, Minsk,1999, as well as numerous articles in the collection of scientific works of the Gomel StateMedical Institute. He used much of this previously published information in conjunction withthe slides that he had preserved at his residence, in order to write this study. For purposes of clarity, I have added a section, at the bottom of page 6, which provides more details on themethodology used by Dr. Bandazhevsky to obtain Whole Body Counts and the specific activityof 
137
Cs (cesium-137). This section on methodology is taken from “Chronic Cs-137Incorporation in Children’s Organs,” published in Swiss Med Wkly 2003; 133:488-490. Dr.Bandazhevsky was the author, but note that he was in prison at the time, and the 2003 studywas compiled by his European colleagues using data that they had obtained from Dr.Bandazhevsky during their visits to the Gomel State Medical Institute during the period 1997-1999. Dr. Bandazhevsky has recently confirmed to me that that the methodology described inthe 2003 study did in fact describe the methodology used during his nine year researchrecorded in this study.Steven Starr, March, 2013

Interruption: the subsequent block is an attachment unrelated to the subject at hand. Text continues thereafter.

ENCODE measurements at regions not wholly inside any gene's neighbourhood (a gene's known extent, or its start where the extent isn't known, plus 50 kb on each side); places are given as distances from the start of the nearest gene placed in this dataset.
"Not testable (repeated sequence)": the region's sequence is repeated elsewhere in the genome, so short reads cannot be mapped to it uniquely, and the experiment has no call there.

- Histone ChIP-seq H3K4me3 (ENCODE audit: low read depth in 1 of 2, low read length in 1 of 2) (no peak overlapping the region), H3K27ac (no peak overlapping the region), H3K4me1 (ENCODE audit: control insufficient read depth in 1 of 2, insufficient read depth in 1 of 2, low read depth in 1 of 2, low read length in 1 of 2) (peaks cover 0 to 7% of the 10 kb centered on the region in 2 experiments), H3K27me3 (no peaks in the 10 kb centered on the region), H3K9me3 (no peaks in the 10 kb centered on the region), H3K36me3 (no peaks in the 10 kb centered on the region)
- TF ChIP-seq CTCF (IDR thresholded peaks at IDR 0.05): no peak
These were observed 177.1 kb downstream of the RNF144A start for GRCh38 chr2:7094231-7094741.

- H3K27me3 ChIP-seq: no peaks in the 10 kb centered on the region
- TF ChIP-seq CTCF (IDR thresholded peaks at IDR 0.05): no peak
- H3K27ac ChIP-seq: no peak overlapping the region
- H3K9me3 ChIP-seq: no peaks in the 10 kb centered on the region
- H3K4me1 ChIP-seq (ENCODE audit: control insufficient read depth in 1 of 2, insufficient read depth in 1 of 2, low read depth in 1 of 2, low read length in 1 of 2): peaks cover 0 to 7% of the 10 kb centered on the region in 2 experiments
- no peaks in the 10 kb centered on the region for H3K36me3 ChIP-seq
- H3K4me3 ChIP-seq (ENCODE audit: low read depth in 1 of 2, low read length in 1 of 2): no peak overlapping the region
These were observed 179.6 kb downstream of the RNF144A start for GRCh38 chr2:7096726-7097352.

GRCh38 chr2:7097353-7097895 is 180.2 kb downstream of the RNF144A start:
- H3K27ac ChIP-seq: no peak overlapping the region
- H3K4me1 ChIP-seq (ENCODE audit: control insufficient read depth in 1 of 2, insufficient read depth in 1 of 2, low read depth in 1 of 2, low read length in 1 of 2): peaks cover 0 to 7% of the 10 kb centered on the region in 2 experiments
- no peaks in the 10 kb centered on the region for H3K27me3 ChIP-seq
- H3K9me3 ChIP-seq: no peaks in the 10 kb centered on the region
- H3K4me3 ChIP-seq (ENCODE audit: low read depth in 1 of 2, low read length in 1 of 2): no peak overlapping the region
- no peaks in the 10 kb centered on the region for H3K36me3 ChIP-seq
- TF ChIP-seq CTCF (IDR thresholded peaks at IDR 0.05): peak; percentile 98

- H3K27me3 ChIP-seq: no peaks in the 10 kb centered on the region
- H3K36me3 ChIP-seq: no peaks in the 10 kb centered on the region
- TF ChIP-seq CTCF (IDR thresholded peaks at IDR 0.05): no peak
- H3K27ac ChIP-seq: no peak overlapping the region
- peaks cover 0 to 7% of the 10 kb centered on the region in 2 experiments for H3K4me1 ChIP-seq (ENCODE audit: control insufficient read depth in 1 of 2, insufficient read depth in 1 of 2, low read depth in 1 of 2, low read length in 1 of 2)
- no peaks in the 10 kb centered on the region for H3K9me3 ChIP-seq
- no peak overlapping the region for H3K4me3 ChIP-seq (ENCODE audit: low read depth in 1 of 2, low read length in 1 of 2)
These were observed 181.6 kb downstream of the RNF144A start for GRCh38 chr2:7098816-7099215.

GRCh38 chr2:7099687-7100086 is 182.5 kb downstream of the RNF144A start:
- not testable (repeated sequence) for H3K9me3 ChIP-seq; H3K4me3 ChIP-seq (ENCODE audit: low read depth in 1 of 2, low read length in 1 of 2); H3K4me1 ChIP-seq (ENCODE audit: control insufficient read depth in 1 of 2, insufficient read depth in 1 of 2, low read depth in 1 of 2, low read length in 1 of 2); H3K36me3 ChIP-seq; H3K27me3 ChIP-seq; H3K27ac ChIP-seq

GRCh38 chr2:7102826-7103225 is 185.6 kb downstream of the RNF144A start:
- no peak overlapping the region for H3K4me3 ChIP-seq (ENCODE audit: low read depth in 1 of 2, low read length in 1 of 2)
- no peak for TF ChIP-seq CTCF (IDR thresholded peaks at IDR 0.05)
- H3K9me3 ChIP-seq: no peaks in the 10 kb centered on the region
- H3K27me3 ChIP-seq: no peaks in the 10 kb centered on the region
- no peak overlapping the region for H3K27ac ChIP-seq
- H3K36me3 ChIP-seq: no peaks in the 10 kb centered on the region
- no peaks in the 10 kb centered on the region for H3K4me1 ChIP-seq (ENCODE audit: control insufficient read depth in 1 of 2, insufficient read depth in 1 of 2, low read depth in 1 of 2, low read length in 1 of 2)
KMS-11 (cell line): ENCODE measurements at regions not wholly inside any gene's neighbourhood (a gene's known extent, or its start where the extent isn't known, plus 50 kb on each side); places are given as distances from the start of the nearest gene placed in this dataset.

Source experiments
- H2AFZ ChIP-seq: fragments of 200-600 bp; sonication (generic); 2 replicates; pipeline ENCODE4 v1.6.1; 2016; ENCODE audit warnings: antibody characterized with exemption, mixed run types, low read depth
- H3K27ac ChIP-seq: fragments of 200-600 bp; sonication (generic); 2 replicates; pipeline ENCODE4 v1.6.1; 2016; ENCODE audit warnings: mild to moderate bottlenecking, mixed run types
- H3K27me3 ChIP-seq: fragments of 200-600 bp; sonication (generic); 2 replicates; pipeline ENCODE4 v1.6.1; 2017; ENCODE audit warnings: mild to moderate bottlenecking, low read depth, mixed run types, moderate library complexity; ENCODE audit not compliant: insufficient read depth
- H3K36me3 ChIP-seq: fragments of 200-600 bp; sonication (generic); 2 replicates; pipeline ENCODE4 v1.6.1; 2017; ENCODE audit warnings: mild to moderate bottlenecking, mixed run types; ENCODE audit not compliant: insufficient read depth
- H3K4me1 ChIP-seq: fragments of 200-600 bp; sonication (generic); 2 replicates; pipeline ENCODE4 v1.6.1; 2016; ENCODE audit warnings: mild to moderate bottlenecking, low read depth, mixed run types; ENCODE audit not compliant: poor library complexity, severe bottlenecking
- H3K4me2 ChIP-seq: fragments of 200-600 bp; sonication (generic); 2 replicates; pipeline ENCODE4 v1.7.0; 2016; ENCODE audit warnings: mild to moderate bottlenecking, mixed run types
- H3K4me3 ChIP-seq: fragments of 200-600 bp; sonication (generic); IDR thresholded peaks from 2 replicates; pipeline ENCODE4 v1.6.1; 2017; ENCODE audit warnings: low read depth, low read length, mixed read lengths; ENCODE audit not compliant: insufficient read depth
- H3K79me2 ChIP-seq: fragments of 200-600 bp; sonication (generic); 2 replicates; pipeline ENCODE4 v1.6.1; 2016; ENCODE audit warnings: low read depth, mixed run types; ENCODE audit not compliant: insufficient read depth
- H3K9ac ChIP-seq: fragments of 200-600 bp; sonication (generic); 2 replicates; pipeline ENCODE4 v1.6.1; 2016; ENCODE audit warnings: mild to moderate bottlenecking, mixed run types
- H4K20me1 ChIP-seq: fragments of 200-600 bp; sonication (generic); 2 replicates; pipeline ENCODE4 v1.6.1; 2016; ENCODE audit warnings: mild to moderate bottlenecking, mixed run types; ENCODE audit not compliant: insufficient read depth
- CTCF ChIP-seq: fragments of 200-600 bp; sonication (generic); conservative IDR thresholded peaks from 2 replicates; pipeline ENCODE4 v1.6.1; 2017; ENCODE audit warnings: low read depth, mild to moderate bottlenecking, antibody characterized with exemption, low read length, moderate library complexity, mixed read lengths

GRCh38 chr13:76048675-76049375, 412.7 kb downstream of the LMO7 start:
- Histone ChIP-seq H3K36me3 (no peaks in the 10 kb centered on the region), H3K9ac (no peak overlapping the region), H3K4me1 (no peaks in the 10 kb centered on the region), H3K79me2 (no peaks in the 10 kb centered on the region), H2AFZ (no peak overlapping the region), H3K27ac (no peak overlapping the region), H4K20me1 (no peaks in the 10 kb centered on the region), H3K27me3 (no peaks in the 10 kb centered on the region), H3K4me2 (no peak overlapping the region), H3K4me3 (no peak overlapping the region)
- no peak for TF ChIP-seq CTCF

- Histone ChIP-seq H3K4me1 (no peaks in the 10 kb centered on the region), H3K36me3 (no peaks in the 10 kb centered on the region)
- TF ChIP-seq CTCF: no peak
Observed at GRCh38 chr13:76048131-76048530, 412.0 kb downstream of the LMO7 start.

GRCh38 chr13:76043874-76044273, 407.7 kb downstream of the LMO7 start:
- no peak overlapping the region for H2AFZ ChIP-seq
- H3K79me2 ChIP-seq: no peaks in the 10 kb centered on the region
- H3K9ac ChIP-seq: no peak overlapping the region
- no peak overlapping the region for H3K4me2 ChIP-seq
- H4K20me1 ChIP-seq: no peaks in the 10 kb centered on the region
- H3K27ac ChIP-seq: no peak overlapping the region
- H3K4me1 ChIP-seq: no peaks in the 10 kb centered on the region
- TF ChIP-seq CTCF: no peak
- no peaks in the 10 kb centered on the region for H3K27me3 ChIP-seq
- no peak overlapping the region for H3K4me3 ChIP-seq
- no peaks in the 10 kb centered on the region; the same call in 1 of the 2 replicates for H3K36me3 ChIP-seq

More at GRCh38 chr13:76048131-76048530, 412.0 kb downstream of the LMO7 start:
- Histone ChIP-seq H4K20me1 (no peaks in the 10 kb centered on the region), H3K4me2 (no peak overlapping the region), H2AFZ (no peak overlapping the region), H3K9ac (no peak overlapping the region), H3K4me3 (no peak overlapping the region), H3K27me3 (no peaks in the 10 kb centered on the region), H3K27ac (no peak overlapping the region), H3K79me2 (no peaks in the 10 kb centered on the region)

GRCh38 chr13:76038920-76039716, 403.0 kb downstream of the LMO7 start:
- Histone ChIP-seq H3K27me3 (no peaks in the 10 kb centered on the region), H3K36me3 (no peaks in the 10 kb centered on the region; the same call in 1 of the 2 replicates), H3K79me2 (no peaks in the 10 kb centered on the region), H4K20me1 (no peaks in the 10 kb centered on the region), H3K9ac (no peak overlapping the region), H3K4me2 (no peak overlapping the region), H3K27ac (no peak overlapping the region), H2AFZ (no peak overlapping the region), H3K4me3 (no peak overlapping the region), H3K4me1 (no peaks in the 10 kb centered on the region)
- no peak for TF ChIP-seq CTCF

3
IntroductionCARDIOVASCULAR PATHOLGYAS A RESULT OF ENVIRONMENTAL FACTORS